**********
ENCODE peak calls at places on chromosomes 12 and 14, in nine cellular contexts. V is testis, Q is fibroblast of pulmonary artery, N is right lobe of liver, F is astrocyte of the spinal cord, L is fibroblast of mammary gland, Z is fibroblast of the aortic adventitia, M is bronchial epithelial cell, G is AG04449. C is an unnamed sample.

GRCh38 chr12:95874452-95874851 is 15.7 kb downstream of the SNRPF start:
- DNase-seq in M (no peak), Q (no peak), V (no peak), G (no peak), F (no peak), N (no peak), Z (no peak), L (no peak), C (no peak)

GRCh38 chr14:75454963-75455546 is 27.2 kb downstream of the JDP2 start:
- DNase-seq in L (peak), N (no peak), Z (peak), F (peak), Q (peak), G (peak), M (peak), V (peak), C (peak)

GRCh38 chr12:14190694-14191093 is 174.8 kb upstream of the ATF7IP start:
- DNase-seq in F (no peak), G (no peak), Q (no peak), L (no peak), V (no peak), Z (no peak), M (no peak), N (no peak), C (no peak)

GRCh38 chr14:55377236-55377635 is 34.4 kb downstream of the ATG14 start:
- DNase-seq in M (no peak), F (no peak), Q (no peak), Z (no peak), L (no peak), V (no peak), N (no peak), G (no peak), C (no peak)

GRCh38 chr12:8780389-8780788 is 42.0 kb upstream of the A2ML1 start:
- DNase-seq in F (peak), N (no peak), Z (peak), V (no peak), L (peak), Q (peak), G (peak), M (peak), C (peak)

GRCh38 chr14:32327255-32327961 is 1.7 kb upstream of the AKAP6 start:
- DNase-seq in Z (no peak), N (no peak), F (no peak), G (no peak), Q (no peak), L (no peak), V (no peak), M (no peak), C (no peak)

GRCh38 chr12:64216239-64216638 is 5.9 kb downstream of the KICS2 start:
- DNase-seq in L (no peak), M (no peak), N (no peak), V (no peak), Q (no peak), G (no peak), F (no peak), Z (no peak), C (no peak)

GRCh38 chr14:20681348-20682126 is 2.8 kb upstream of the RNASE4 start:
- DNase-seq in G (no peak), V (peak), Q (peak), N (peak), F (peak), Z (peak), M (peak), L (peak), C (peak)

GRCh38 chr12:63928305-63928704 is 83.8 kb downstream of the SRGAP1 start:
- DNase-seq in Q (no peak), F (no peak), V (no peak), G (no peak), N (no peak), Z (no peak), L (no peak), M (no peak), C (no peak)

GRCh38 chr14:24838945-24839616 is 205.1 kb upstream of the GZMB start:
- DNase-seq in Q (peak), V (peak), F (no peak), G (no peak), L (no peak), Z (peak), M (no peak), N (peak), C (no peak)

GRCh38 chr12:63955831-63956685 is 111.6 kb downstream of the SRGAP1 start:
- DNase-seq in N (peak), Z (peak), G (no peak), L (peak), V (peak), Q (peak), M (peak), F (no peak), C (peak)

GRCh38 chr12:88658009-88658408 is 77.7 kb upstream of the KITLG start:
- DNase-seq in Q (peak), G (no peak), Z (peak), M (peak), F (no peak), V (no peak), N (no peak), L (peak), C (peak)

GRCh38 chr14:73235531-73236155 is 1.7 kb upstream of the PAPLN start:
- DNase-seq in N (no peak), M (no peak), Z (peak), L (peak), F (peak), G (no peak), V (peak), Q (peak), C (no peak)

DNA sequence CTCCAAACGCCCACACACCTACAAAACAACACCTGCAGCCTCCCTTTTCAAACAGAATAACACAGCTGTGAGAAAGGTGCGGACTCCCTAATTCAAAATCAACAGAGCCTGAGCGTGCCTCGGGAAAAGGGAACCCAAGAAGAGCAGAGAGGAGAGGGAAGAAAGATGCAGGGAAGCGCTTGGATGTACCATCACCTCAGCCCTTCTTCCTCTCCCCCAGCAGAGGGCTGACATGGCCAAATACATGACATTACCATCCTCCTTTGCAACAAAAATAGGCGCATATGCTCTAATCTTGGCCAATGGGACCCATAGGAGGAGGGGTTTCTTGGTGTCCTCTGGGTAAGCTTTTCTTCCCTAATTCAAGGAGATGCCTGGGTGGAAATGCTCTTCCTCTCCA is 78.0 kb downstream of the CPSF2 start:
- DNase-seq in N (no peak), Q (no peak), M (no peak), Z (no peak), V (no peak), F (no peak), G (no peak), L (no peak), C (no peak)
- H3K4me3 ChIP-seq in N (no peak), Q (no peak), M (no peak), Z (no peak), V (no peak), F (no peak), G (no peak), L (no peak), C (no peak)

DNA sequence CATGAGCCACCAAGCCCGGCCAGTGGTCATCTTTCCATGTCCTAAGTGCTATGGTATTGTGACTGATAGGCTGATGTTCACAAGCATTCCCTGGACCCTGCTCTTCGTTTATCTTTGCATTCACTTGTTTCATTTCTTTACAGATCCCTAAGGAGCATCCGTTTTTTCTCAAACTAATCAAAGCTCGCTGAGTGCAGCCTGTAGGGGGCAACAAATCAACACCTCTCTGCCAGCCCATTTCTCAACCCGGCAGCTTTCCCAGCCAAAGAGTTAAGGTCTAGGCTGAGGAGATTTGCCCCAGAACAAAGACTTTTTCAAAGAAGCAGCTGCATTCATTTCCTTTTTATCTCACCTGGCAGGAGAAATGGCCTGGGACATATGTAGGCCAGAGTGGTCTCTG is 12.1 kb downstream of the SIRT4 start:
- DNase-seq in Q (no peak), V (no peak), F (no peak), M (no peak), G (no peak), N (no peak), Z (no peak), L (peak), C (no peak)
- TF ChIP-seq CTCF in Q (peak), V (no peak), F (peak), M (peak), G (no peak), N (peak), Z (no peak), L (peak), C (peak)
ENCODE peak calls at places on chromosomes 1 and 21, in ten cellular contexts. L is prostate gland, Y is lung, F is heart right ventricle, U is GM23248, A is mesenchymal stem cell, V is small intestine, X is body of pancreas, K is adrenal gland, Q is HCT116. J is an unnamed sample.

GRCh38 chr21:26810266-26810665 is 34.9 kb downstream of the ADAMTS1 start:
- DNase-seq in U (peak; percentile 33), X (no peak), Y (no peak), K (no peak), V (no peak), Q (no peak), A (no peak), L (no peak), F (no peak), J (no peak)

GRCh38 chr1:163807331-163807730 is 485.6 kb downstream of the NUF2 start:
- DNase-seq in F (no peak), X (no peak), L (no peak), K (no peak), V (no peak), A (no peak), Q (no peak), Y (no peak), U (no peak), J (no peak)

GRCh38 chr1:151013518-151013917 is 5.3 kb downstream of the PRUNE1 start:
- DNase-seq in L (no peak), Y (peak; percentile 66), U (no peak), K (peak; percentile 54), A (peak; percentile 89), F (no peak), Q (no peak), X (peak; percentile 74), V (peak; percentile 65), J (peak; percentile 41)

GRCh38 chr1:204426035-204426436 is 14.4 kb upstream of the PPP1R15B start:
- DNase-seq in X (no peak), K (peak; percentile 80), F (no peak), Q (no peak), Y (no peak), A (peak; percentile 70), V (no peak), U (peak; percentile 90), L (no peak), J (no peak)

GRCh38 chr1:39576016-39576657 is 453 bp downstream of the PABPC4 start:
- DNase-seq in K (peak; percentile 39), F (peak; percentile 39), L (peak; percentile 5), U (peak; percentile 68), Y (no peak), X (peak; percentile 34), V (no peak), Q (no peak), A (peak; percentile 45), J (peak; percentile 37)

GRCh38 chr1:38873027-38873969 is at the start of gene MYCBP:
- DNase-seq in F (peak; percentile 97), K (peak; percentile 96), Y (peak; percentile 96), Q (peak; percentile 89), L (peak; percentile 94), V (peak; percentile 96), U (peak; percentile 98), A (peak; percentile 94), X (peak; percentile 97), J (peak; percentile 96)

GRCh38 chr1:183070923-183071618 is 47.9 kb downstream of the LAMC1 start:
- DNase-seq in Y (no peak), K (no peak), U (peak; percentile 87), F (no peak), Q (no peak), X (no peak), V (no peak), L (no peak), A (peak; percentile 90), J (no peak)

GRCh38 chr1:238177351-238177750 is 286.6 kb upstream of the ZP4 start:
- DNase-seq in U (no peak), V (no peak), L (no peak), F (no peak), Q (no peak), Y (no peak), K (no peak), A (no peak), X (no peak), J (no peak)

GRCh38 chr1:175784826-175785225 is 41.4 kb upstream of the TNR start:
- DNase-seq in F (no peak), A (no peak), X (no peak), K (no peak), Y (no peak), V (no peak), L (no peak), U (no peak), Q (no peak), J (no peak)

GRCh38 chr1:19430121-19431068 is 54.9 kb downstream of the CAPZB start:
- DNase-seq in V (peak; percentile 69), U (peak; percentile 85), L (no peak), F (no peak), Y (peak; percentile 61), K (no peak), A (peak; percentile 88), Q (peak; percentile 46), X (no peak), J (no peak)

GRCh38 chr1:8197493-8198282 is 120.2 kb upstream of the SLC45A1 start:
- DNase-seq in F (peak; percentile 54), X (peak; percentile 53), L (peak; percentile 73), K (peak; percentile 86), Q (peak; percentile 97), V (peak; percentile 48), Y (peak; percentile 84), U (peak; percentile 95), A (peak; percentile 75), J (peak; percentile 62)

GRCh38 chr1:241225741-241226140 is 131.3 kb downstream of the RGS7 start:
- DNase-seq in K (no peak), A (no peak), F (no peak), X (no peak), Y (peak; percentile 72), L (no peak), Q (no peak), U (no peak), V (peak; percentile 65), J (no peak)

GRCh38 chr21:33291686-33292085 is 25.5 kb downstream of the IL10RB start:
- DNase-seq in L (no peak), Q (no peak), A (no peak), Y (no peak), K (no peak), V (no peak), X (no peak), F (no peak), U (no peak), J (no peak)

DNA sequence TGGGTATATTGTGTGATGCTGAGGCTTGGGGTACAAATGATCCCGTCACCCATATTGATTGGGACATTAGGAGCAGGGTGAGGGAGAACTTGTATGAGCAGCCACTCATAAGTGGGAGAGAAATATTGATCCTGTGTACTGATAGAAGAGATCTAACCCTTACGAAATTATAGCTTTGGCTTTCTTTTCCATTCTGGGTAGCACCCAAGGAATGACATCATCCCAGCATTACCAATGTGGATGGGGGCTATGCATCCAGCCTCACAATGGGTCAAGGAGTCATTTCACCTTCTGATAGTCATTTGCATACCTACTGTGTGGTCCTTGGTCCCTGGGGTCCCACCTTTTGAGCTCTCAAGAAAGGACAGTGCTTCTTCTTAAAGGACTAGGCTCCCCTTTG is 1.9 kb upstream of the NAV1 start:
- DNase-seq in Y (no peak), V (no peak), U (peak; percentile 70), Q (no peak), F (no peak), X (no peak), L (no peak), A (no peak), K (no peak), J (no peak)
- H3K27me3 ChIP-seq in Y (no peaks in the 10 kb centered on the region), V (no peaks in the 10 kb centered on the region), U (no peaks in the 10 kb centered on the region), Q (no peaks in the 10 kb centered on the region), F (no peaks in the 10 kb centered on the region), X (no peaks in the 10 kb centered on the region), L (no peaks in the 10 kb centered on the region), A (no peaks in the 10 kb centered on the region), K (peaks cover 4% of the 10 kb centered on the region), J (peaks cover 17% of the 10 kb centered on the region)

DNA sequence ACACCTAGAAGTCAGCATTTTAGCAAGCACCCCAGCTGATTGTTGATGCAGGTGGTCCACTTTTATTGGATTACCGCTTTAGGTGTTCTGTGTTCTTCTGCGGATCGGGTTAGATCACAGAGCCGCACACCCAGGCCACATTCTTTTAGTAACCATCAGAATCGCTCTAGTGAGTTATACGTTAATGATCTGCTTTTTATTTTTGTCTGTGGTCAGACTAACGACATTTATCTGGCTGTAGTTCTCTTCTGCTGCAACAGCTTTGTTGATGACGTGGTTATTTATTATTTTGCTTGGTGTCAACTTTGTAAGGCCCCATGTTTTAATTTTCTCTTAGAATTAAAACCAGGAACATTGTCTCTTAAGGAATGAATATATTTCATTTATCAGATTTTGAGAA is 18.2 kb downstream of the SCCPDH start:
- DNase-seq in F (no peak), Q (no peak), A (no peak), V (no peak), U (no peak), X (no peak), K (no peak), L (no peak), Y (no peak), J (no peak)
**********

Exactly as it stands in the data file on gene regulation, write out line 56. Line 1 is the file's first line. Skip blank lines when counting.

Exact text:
- DNase-seq in F (peak; percentile 54), X (peak; percentile 53), L (peak; percentile 73), K (peak; percentile 86), Q (peak; percentile 97), V (peak; percentile 48), Y (peak; percentile 84), U (peak; percentile 95), A (peak; percentile 75), J (peak; percentile 62)